Ideology by State

AP Government and Politics

What Ideology is your state?

*If you need a definition of liberal or conservative look no further than right here.

  1. How accurate was your prediction?

  2. In what way did the map characterize your state incorrectly?

  3. What most surprised you about this map?

  4. What least surprised you about this map?

  5. What geographical trends do you see in the map?

  6. Some states are very conservative (Alabama) while others are very liberal (Massachusetts). Why do you think that is?

  7. Because Alabama and Massachusetts are very different, what different policies do you think those states have made?

  8. How closely did state ideology correspond to the outcome of the 2016 presidential election?

  9. Overall, would you say that the US is more liberal, conservative, or just plain average? In the comments section, support your contention with one example or reason:

  10. At one point, North Carolina (the best state ever), Virginia (not), and Kansas were reliably conservative states. What do you think has happened to make them more liberal?

  11. One thing that is certain is change. How different do you think this map will look in 20 years?

  12. What state do you think would most like Honey Boo Boo?

  13. In the comments section, explain what would be best and what would be worst about moving to a state that is diametrically ideologically different from your personal beliefs.

  14. Of all the states, which do you think is the most liberal and the most conservative?*

Learning Extension

Check out this article on Gallup's top ten most conservative and liberal states, along with rankings below*:

Action Extension

Research the political party of the US Senators and US House members from your state. Contact any politicians from your state who are out of line with your state's ideology (as shown in the map above) and advise them on how they should vote on one particular issue that would more closely align them with their state's ideology. You can locate your Representative:

U.S. House of Representatives:

U.S. Senate:

Ideology by Congressional District

Hey, that's Keyboard Cat!

Legalized Discrimination

How many states have LGBTQ nondiscrimination protections in K-12 schools?

  1. How accurate was your prediction?

  2. What word came to your mind when you first read and understood this map?

  3. What story does this map tell?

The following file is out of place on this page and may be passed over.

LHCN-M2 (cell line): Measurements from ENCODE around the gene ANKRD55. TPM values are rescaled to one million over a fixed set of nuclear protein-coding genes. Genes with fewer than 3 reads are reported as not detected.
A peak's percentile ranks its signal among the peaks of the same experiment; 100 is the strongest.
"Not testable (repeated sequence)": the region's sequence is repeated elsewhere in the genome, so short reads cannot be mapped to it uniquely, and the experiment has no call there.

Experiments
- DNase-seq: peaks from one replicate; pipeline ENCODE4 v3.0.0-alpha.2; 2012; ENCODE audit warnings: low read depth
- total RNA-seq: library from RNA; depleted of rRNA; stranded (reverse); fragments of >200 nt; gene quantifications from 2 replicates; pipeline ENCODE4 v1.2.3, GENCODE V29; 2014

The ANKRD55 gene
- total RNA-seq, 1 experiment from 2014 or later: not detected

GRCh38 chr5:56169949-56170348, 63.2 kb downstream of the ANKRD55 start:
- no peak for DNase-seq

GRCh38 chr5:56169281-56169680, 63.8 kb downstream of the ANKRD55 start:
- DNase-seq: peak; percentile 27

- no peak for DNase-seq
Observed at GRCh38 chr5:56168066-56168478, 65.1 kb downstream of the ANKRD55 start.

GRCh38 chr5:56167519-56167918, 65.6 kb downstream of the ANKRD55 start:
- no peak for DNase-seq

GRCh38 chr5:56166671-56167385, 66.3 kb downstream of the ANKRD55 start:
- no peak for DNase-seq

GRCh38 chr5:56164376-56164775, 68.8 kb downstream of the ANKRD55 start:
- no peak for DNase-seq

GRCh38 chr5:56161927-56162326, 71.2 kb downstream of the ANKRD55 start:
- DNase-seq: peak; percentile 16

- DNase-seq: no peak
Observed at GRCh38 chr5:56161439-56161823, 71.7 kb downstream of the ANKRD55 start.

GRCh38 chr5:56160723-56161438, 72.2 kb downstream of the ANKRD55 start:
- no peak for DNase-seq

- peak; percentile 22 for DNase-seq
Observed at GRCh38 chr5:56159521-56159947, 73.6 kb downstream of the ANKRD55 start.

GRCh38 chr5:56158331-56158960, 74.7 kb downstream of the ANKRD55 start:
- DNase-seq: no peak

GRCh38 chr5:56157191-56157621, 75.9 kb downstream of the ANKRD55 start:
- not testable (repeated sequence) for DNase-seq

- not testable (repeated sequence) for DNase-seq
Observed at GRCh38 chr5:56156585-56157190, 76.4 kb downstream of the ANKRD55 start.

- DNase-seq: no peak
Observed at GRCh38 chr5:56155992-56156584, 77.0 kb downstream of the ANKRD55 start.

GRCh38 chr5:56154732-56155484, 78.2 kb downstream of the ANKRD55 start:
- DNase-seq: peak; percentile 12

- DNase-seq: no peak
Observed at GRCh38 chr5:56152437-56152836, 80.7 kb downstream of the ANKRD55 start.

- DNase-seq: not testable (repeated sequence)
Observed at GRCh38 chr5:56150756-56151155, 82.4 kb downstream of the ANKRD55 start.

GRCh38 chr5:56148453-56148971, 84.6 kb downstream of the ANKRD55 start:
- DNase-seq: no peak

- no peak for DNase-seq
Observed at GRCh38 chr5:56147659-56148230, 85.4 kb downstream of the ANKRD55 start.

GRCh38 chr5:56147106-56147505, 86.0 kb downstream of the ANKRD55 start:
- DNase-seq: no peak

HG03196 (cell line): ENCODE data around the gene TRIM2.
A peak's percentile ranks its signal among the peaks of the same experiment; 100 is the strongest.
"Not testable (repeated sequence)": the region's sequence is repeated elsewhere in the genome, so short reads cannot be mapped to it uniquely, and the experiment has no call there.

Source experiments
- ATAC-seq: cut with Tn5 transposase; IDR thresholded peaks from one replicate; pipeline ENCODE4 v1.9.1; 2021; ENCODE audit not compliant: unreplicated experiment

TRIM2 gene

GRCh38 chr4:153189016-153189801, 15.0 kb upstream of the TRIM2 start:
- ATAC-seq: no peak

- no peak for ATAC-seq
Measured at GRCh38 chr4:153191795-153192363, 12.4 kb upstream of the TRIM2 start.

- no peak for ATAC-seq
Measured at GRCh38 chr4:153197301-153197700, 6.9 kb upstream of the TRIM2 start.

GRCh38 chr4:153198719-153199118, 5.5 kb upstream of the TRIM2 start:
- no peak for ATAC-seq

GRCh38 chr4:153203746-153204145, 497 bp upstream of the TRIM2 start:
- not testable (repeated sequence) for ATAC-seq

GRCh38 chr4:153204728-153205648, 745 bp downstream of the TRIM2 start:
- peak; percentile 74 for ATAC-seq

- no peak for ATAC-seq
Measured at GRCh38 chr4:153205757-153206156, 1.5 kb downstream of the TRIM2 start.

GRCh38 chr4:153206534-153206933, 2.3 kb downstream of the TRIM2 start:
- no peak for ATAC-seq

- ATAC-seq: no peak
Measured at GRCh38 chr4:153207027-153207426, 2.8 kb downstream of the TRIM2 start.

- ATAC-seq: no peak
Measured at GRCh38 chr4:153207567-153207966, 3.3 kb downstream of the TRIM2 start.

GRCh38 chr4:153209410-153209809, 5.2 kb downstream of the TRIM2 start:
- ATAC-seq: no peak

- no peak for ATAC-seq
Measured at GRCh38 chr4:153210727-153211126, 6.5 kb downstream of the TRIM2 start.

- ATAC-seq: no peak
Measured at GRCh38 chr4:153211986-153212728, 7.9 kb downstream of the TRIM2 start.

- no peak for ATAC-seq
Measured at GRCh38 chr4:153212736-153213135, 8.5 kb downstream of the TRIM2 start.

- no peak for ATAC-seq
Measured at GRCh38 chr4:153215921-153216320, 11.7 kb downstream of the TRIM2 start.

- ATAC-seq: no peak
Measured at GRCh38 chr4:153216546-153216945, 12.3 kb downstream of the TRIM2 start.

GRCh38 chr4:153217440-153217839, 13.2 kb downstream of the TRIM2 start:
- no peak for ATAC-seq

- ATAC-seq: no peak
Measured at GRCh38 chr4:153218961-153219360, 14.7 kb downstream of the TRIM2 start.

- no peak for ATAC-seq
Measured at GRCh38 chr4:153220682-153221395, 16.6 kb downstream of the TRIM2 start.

4. What patterns do you see in this map?

  5. Why do you think that pattern exists?

  6. If you overlaid the map above with a map showing the political party affiliation by state how would Democratic majority states compare to the states with nondiscrimination policy?

  7. Does your state protect LGBTQ students from discrimination?

  8. What is the most persuasive argument you have heard for why children should be protected from discrimination?

  9. What is the most persuasive argument you have heard for why children should NOT be protected from discrimination?

  10. In 1964 the U.S. Congress passed the landmark Civil Rights Act which outlawed discrimination based on race, religion, national origin and, notably, sex. Why didn’t Congress outlaw discrimination based on sexual orientation in 1964?

  11. Why doesn’t the federal legislature outlaw LGBTQ discrimination today?

  12. The Equal Employment Opportunity Commission, a federal agency that administers and enforces civil rights laws against workplace discrimination, has said the 1964 Civil Rights Act does guarantee protections against sexual orientation discrimination. Do federal agencies have discretion to make decisions about how to enforce laws?

  13. The Trump administration has taken the opposite position from the EEOC, saying that the landmark legislation that outlawed discrimination based on race, religion, national origin and, notably, sex, cannot fairly be read to apply to discrimination based on sexual orientation or transgender status. What power does the Trump administration have over the EEOC and what can they do if they don’t like the EEOC’s enforcement decisions?